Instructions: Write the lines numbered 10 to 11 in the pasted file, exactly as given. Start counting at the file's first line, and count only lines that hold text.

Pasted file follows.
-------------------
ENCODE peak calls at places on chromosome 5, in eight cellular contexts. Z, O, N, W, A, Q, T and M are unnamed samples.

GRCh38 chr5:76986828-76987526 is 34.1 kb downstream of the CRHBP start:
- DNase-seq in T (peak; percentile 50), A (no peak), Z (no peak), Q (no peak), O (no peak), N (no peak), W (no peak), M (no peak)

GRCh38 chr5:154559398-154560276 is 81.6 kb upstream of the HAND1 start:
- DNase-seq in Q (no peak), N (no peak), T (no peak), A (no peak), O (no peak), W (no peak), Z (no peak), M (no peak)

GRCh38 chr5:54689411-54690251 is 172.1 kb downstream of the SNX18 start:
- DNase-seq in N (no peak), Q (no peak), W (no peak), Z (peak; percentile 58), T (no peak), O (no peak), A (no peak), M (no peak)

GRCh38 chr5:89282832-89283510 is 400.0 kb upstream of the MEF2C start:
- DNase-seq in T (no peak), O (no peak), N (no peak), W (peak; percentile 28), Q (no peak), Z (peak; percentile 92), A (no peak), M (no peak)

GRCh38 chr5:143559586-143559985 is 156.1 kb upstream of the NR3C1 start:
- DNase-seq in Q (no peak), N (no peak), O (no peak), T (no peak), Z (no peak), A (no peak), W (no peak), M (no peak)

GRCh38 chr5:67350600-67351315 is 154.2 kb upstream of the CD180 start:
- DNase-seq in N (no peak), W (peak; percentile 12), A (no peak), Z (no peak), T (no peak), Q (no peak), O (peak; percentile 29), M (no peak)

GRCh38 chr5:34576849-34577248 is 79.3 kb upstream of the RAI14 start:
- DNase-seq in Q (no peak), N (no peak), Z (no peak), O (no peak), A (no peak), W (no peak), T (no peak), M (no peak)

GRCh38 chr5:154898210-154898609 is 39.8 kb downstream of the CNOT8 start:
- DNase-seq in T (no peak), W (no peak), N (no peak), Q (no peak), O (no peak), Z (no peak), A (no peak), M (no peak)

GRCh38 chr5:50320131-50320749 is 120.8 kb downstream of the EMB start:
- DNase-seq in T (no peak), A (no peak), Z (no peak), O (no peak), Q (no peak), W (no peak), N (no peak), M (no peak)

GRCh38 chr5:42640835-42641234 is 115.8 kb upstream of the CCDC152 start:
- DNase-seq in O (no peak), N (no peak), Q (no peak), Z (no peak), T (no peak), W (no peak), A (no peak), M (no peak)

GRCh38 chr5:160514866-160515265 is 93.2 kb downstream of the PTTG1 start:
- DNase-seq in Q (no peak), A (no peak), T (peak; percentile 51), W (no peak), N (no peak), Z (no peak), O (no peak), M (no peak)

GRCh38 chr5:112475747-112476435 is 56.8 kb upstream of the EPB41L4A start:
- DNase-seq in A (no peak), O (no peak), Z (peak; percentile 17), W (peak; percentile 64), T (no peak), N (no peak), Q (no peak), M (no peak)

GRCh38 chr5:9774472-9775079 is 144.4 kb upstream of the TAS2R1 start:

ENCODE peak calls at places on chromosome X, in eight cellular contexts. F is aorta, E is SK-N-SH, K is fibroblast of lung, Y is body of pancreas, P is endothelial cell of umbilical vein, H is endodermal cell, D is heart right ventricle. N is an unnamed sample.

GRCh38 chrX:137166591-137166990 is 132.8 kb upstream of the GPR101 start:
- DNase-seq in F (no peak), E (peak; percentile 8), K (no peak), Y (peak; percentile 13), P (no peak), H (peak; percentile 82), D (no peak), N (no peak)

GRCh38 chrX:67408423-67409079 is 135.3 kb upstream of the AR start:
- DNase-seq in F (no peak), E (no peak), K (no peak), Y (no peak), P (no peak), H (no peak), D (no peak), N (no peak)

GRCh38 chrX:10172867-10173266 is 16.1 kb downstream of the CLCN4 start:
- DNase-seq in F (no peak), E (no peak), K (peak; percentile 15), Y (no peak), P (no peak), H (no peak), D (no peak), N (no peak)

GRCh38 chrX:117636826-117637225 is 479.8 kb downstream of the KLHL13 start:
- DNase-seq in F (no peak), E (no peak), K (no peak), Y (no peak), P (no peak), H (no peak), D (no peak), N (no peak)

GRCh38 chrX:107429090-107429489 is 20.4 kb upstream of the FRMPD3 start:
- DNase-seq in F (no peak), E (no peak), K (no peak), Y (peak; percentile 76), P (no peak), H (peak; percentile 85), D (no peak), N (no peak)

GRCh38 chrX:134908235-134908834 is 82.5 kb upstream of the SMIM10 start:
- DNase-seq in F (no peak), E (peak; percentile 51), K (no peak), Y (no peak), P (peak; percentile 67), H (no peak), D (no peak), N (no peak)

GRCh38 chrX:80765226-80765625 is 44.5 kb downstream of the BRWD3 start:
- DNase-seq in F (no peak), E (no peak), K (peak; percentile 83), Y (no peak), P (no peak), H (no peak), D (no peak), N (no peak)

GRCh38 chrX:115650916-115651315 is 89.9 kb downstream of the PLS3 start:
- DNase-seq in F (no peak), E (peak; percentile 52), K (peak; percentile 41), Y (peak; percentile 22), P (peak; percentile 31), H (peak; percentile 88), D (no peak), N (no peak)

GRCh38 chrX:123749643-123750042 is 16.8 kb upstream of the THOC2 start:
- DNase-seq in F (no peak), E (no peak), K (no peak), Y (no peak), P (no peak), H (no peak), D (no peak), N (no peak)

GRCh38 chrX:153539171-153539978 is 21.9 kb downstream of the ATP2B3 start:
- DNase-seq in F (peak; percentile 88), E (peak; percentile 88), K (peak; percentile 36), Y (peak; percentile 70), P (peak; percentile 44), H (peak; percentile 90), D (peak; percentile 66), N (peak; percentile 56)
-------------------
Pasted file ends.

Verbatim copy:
GRCh38 chr5:143559586-143559985 is 156.1 kb upstream of the NR3C1 start:
- DNase-seq in Q (no peak), N (no peak), O (no peak), T (no peak), Z (no peak), A (no peak), W (no peak), M (no peak)